Indeed, in such “dysfunctional systems” the primary “conflict management” strategy, on the part of the “most anxious,” it gets reduced to such extremes as either “fight” or “flight,” either “get rid of,” or “get away from.”
So I accepted that call as both a challenge and an experiment. I’d been counseling ministers and their families for years. Now it was my turn. How well could I “define” myself in such a context? Believing, as I do, that this is always the most important task in life–defining ourselves adequately in whatever our circumstances, lest we allow our circumstances to define us.
This is particularly true in church life–at least among most Protestant varieties–where however large or small the congregation, that’s how many “bosses” the typical pastor gets to “answer to.” That’s a lot of people telling you “what to do” and “how to do it.” And if you’re not adequately “self-defined” (especially in relation to God), you’re apt to “go crazy” (in some way or other) sooner or later. As in, for example, the ultimate “crazymaker”: that of having “responsibility” without “authority.”
In fact, there’s an abundance of research that suggests that such dysfunctional “organizational dynamics” as I’ve just described account for too many incidents of ministerial malfeasance. What gets “acted out” on the part of this or that minister who gets “too caught up in” the drama characteristic of most churches.
The fact that I “lasted” 16 years (more than five times the average pastoral tenure) in serving a church where no minister could ever be “good enough”–without any scandal–suggests that I managed to “prove my theory”: the importance of adequate “self-definition” in circumstances meant for me (or anyone else in such a role) to “lose oneself” somewhere in the midst of such distracting, disruptive interpersonal drama.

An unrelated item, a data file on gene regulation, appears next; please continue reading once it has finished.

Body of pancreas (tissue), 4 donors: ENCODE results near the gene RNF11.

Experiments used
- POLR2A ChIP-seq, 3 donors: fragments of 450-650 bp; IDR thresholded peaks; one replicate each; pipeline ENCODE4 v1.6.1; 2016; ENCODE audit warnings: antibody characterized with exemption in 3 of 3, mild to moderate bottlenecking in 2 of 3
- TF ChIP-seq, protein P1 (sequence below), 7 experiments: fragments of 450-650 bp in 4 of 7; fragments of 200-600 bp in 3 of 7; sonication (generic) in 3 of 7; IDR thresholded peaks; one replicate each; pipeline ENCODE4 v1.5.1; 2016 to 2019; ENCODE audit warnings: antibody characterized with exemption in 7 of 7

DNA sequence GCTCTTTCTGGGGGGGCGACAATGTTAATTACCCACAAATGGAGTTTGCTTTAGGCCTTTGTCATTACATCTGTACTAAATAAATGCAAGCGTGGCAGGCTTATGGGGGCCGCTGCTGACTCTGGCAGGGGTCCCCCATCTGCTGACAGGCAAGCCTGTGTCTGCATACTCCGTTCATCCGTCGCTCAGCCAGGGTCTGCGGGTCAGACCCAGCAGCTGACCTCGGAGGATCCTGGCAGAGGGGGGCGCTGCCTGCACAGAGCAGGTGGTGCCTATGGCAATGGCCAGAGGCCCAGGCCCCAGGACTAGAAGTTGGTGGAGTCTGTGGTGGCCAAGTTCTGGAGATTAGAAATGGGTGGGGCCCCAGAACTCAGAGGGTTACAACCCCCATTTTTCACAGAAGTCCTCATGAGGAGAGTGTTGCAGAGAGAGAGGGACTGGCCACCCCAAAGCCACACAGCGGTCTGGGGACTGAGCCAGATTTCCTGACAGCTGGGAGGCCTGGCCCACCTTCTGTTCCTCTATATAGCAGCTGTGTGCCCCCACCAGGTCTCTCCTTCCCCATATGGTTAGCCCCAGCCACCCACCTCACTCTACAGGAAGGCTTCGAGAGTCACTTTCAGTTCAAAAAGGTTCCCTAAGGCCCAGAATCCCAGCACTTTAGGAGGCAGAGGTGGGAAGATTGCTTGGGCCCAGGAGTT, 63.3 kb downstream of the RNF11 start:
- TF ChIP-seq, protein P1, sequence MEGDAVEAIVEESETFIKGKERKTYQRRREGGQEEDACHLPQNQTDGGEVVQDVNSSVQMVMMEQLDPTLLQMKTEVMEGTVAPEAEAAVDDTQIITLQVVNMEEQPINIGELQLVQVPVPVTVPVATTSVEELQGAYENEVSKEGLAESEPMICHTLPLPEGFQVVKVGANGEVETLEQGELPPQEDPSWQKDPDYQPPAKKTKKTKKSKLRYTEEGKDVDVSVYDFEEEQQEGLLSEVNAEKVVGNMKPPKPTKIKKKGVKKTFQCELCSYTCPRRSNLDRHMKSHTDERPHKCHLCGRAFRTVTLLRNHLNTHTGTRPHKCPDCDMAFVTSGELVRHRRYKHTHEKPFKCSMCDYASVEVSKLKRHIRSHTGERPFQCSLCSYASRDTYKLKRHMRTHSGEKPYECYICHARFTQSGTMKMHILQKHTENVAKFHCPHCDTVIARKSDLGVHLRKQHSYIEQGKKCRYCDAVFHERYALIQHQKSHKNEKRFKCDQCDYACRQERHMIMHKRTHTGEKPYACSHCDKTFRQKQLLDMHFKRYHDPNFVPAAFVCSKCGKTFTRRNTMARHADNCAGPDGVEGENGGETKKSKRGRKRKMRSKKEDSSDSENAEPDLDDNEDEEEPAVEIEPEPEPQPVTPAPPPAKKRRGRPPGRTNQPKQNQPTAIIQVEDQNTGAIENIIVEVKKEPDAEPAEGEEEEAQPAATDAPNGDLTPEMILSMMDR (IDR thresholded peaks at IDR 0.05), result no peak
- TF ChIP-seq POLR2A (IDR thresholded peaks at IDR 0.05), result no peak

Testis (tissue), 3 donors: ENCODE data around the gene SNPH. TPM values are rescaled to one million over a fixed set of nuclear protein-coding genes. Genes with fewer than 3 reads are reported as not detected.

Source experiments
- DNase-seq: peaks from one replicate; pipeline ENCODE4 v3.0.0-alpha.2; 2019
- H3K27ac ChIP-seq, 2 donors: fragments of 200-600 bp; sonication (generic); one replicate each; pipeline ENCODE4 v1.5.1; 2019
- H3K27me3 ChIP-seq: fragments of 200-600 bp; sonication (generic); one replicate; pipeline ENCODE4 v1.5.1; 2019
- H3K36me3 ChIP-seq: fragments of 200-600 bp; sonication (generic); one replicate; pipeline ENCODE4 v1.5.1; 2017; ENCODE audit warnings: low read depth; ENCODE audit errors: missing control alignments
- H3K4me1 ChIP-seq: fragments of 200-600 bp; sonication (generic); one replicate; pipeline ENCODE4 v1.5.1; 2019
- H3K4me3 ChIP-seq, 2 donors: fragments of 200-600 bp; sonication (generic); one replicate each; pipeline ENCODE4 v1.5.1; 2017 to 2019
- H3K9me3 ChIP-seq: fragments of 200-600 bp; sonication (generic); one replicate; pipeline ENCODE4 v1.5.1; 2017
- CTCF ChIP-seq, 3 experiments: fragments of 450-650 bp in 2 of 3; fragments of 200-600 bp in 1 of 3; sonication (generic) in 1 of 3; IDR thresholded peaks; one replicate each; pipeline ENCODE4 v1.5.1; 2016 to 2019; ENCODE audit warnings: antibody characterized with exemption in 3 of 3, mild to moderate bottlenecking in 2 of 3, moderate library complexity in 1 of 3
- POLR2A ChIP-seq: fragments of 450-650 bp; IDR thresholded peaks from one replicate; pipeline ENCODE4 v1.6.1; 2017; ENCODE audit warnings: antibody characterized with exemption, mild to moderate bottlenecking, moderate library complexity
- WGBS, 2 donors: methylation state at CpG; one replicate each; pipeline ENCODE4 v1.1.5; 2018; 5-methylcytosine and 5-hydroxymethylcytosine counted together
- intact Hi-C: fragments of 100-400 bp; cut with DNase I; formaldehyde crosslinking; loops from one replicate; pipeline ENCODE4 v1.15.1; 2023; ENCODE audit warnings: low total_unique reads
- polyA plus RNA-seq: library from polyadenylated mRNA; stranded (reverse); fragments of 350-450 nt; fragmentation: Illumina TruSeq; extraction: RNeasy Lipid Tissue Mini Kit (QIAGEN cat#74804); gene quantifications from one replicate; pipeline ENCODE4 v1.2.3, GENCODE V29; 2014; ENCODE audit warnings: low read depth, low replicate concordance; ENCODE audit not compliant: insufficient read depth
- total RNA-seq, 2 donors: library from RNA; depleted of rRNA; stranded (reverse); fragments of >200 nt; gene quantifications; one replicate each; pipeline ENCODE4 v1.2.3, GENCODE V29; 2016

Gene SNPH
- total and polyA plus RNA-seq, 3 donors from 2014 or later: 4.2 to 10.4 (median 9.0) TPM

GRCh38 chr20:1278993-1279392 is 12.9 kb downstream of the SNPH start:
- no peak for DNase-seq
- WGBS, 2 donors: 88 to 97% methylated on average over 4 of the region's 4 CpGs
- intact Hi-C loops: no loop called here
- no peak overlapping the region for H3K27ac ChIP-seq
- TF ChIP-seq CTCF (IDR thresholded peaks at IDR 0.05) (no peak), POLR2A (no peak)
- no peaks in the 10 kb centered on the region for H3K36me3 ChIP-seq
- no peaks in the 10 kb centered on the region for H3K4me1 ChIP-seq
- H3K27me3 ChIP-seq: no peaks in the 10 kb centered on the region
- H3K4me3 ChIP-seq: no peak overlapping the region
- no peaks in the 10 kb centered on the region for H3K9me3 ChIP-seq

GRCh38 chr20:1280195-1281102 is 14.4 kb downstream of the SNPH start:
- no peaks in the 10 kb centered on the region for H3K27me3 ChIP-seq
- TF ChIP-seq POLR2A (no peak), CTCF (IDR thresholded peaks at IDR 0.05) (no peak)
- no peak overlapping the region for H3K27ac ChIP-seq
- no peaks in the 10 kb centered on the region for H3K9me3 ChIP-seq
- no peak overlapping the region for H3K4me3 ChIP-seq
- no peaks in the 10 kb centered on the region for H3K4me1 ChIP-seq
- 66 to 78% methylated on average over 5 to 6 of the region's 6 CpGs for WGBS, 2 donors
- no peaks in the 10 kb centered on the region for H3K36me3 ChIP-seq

And what was most characteristic–as I came to understand–it was how such “projecting” had become so normative in the culture of that particular church.
This not only involved those in the congregation who “projected” whatever may have been so stressful or threatening or unfulfilling in their lives onto me, it also involved the “most anxious people” shifting (“projecting”) their discomfort (their “anxiety”) onto others in the congregation; at least those who were available, however unwittingly or complicit, in allowing it to happen.
The net result of which was a fairly dysfunctional “system” (as it were, a “family”; indeed, one that had developed across more than a century) in which the most “anxious” people were allowed to “control the system,” most often in the form of who got the most “upset” about whatever, who was the most “threatened” about whatever (in particular, “change” of some kind or other), even whomever it may have been who most easily “got her/his feelings hurt” over this or that perceived slight or disappointment.
Not that “judging”–making important decisions and assessments (hopefully in a reliable and discerning way)–isn’t different (and just as important and necessary) from merely “condemning” in a reactive, “projective” way.
Nor that legitimate “criticism” (of you or me or anyone else) isn’t comparably necessary and important. “Criticism” being, in fact, the hardest thing in life to accept, and the second-hardest thing to give–at least constructively.
There’s a difference, however, between “constructive criticism” and mere “projecting.” The discerning of that difference being surely one of life’s most important and difficult tasks; with anyone’s success at doing so having more to do with being adequately “self-defined” than anything else.